Thursday, September 2, 2010

confessions of a shrimp killer

Tonight my new friend Anna (a student from Russia) and I took a taxi to "Koreatown"—the local Korean community here in Shenyang—and ate at a nice Korean restaurant. We were required to take off our shoes and crawl into a cozy booth, where the waitress brought us a number of seafood dishes, most of it raw and, in the case of the shrimp, very much still alive. When the waitress leaned over to give us a plateful of them, one of the shrimp—as long as a pencil, like the picture above—jumped off and landed near my lap. The waitress quickly picked it up and went back to obtain a new one (for sanitary reasons, I guess) and then set four of them on the table.

After sampling some of the fish, Anna demonstrated for me how to eat the shrimp: she picked one up by the head, dipped it in sauce, and then bit down on its body, leaving the still-active head on her plate. Trying not to think too much about what I was doing, I quickly followed suit, crunching down hard on the body and feeling its wriggling legs in my mouth as I chewed. The first shrimp’s head took the ordeal rather calmly, although the second one became frantic after I disembodied it and began to wriggle furiously in my chopsticks. After setting it down on my plate, the head probably didn’t stop moving until after a good five minutes. Needless to say, the experience is something I’ll never forget.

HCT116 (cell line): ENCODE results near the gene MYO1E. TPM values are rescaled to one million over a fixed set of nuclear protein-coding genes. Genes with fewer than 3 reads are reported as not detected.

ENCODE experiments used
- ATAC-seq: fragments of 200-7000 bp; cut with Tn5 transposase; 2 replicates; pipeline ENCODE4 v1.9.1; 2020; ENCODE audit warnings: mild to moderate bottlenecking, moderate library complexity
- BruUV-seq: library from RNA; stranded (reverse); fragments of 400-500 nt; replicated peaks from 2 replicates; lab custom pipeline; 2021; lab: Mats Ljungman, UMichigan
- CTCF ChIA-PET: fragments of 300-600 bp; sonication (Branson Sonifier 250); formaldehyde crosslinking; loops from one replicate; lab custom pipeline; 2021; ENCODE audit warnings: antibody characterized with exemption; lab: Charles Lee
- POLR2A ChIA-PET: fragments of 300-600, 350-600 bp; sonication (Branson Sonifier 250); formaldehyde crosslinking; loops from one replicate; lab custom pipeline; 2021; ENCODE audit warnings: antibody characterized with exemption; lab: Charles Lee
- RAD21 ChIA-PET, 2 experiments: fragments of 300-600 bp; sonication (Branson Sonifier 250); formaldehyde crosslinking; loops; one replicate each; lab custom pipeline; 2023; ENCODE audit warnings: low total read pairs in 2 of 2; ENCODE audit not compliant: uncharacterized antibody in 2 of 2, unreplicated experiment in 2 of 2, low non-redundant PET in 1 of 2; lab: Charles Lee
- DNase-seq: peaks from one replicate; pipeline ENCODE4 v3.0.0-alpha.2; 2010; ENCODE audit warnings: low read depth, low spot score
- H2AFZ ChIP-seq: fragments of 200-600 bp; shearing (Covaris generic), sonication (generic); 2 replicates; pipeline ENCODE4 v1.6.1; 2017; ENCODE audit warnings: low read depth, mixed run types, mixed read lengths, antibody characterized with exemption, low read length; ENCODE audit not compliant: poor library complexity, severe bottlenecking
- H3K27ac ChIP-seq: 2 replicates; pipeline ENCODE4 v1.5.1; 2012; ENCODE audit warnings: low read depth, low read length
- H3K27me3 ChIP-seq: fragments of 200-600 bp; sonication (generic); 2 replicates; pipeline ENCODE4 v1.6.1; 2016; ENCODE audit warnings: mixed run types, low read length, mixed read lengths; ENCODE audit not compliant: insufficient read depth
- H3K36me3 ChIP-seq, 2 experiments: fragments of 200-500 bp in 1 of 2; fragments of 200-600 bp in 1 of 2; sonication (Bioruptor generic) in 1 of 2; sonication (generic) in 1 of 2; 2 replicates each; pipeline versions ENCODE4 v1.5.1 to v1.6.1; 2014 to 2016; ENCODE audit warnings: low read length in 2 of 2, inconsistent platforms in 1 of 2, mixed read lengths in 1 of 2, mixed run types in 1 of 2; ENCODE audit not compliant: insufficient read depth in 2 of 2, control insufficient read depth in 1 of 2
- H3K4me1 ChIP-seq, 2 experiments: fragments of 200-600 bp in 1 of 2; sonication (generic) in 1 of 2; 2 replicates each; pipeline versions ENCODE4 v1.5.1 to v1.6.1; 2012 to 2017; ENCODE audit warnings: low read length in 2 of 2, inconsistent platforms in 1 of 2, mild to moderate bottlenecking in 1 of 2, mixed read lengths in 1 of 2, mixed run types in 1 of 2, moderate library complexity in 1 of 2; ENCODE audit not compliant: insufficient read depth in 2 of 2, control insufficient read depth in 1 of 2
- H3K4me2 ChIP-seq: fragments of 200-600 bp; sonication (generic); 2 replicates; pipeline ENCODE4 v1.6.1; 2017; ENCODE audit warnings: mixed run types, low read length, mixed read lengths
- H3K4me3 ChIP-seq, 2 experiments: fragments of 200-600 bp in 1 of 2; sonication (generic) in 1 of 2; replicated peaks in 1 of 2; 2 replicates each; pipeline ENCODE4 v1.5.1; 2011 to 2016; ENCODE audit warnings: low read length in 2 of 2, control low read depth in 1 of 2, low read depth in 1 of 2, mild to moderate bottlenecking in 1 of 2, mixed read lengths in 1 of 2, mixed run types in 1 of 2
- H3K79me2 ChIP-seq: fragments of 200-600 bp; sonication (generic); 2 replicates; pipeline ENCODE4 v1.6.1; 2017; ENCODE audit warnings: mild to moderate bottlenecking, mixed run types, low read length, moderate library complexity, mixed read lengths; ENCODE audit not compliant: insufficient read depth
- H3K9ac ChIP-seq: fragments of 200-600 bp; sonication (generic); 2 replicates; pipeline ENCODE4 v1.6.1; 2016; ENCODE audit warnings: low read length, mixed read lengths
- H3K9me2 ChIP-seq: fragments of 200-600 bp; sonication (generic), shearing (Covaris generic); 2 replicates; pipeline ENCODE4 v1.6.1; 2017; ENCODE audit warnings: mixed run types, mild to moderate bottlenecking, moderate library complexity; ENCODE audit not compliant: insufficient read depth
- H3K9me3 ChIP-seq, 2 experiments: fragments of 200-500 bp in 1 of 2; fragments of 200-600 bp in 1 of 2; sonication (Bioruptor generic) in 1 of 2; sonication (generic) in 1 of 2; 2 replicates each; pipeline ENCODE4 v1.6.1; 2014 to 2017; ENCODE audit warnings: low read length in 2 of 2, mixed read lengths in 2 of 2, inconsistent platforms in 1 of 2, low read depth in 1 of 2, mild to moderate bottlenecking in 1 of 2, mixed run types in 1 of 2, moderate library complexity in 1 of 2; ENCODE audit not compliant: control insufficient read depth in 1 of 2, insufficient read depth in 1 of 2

Overall, it was nice to spend time with someone who is a foreigner like me, although Anna is fluent in Chinese (unlike me) and has been in the city for about a year now, so she is considerably more adjusted to living here than I am. While talking I discovered she plays guitar, and she even invited me to play the one she brought with her to Shenyang, so it looks like I’ll be able to keep my calluses from softening too much over the next year (one of my primary concerns upon leaving home). She’s also going to help me find a music store in the area where I can purchase one for myself. Here’s hoping—my fingertips are already craving the feel of those strings!


  1. Jeremy, We'll sure be glad to hear when you have a guitar of your own again! We know how important playing the guitar is for you. While this story was a bit gross, overall your blog is absolutely fascinating! Thanks so much for doing it.

  2. Thanks! I'm glad you like reading it, Americas Best Zoos author. =)